Veolia Launches CNG Waste Fleet in Indiana

Allan Gerlat, News Editor

April 11, 2012

1 Min Read
Veolia Launches CNG Waste Fleet in Indiana

Veolia ES Solid Waste Inc. has introduced a fleet of compressed natural gas (CNG) trucks to serve the Evansville, Ind., area.

The solid waste division of Chicago-based Veolia Environmental Services North America Corp. said in a news release it also is launching a CNG fueling station in Evansville.

Hagerstown, Ind.-based Autocar LLC built the chassis for 20 of the trucks, and Kirkland, Wash.-based Kenworth manufactured eight roll-off trucks for Veolia’s new fleet. Those vehicles will serve more than 24,000 residential and commercial customers in Vanderburgh, Warrick, Gibson, Posey, Spencer and Henderson counties in the greater Evansville area.

Veolia said the new trucks run about 15 percent quieter than trucks with diesel engines. The trucks also come with automated collection systems designed to increase efficiency, protect driver health and safety, prolong truck life and reduce emissions.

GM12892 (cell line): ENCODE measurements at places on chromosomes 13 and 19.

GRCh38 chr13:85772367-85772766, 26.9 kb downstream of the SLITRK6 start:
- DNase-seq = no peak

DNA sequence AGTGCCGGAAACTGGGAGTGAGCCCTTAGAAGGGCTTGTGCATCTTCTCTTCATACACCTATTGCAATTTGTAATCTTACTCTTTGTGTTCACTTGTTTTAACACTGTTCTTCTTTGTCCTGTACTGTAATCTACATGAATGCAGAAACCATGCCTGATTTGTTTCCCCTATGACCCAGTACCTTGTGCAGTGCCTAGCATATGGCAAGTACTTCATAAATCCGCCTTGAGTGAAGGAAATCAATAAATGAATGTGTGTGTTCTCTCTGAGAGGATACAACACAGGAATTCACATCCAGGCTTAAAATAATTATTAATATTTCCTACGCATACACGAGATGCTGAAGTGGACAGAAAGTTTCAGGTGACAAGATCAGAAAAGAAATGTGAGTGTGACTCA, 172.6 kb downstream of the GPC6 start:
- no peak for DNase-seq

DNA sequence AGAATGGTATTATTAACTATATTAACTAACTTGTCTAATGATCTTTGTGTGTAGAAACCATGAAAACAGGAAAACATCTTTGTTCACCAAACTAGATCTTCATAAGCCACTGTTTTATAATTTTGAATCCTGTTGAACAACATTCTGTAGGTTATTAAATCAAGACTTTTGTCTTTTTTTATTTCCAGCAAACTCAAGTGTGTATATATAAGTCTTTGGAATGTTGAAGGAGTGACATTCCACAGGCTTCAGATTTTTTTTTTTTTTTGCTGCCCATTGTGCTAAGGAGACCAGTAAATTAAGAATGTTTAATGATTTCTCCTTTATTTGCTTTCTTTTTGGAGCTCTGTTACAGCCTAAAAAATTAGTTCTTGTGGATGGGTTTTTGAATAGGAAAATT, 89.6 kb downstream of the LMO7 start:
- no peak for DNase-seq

The Evansville CNG fueling station uses time-fill fueling technology that allows

drivers to fuel their trucks during overnight hours, minimizing downtime.

“We’re very pleased to be the first waste hauler to bring CNG technology to Indiana,”

said Jim Long, Veolia ES president and CEO.

Veolia operates four CNG fueling stations and more than 100 CNG-powered

refuse collection and support vehicles in North America.

About the Author(s)

Allan Gerlat

News Editor, Waste360

Allan Gerlat joined the Waste360 staff in September 2011 as news editor. He was the editor of Waste & Recycling News for the first 16 years of its history, and under his guidance the publication won 27 national and regional awards.

Before Waste & Recycling News, Allan worked at another Crain Communications publication, Rubber & Plastics News, which covers rubber product manufacturing. He began with the publication as associate editor and eventually became managing editor, a position he held for nine years.

Allan is a graduate of Ohio University, where he earned a BS in journalism. He is based in Sagamore Hills, in northeast Ohio.

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